Conversely, when a negative input in received by the demodulator 420, switch 422 is off, switches 424 and 426 are on, and switch 428 is off. This feeds the negative signal to the amplifier 440, while preventing any signal from reaching the positive side of the amplifier. The result of this configuration is that the demodulator 420 has the effect of rectifying the input thereto. Rectification can, of course, also be accomplished with a diode, but the output will not be synchronous, that is, it will not maintain the phase characteristics as accomplished by the demodulator 420.
The demodulator 420 thus eliminates components of the input signal which are out of phase, and external noise not synchronous with the oscillator output is eliminated. The result is that the output of the synchronous demodulator 420 is the DC equivalent of the sine wave output from the capacitance bridge 340, wherein the amplitude is proportional to the amplitude of the AC signal, and therefore proportional to the change in capacitance of the variable capacitor 220.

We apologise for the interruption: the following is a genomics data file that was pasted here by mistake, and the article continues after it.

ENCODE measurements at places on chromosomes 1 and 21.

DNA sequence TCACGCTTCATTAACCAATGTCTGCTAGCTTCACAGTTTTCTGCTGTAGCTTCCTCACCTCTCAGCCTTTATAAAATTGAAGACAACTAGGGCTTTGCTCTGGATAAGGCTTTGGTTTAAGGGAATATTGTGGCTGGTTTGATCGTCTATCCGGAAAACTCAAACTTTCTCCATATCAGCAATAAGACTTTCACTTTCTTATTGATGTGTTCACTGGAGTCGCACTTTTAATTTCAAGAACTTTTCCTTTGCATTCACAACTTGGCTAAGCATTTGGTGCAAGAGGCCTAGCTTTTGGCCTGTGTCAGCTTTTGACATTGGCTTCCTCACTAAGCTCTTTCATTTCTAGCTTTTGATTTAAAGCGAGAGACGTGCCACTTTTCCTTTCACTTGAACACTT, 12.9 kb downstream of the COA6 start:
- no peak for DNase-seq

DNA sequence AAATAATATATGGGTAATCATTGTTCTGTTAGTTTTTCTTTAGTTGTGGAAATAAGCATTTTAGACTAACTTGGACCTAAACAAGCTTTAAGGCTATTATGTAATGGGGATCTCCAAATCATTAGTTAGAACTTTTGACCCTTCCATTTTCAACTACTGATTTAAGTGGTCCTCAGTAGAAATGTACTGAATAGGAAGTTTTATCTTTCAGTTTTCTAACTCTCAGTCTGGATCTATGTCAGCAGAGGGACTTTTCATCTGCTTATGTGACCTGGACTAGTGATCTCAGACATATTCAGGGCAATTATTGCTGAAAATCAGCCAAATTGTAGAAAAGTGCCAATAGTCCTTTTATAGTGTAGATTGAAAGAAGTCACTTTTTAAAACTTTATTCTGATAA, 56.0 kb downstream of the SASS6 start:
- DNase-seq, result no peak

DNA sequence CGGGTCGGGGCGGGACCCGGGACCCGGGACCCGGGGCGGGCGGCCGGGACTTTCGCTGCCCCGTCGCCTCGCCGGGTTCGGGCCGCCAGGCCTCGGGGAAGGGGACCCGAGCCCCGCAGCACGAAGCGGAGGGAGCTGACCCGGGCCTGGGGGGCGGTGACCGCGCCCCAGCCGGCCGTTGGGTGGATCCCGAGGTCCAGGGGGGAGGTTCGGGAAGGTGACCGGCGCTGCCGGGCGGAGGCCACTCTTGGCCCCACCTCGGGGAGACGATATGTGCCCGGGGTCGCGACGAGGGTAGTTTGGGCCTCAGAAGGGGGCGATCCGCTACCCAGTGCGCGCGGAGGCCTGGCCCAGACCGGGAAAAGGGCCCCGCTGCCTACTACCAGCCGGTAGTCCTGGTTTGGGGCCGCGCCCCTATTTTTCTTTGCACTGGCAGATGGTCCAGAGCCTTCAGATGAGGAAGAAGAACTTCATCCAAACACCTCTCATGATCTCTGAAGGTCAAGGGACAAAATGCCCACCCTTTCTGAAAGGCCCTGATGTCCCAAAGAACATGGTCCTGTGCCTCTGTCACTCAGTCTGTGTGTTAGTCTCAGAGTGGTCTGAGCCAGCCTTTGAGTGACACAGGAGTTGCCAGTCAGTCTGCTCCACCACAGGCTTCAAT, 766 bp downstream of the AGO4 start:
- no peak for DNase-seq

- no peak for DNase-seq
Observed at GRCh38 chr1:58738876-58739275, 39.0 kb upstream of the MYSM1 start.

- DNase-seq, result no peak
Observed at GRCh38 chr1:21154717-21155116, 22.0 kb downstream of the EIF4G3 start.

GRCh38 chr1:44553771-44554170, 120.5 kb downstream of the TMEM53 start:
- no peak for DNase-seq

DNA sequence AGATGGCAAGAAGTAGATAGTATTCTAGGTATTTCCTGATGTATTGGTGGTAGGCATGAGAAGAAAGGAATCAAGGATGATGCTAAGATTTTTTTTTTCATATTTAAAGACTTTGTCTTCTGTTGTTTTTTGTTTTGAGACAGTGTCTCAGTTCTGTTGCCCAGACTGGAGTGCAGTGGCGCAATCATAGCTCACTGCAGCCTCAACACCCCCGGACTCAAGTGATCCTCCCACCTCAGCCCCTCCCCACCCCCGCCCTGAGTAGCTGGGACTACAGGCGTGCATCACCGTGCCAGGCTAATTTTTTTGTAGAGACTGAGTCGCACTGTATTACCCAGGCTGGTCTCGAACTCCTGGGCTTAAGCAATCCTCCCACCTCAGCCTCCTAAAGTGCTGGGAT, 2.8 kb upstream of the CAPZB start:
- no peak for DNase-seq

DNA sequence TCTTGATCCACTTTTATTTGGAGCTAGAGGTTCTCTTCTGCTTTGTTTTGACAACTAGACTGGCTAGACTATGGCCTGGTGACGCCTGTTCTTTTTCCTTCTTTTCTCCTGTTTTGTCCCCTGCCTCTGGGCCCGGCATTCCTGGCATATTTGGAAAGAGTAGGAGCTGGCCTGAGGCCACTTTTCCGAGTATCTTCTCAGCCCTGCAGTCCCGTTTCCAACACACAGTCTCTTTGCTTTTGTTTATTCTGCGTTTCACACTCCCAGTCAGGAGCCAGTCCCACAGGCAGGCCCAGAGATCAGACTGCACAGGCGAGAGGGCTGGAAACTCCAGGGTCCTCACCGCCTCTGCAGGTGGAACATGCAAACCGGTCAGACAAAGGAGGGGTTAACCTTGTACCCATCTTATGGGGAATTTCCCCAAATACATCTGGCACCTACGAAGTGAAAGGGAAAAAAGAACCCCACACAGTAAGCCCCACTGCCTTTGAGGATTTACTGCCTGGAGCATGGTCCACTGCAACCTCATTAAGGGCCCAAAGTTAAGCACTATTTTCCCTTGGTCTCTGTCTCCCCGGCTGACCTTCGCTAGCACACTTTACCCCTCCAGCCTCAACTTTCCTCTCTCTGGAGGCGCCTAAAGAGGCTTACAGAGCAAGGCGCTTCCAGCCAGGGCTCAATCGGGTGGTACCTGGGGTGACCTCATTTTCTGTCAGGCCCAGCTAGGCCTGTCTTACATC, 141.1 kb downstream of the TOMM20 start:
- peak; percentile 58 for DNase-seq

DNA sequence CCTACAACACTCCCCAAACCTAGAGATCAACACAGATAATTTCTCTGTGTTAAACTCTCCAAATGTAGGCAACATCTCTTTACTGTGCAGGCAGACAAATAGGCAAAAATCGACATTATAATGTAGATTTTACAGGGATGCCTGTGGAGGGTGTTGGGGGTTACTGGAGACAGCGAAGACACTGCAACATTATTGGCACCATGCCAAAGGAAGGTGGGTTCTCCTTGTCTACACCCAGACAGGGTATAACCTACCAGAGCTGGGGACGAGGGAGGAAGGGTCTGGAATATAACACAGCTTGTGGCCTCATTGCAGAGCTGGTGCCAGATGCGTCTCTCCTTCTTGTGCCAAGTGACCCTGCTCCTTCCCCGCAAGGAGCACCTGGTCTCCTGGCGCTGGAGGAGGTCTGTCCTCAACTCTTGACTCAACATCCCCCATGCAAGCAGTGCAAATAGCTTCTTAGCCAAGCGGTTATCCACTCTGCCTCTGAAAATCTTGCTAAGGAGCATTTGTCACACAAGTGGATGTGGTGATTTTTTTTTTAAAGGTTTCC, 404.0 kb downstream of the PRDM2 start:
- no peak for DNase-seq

The amplification by the amplifier 440 is preferably relatively small in order to prevent amplification of parasitic DC parameters, such as DC bias inherent in the devices used. The gain of the amplifier 400 may on the other hand be relatively large (and in the preferred embodiment gain of about 30 is used), since DC offset bias is effectively rejected in an AC carrier system.
The output of the amplifier 440 is then preferably passed through a low pass filter 450, in order to in effect average out the wave, giving a true DC equivalent thereof, and further excluding unwanted noise from the signal.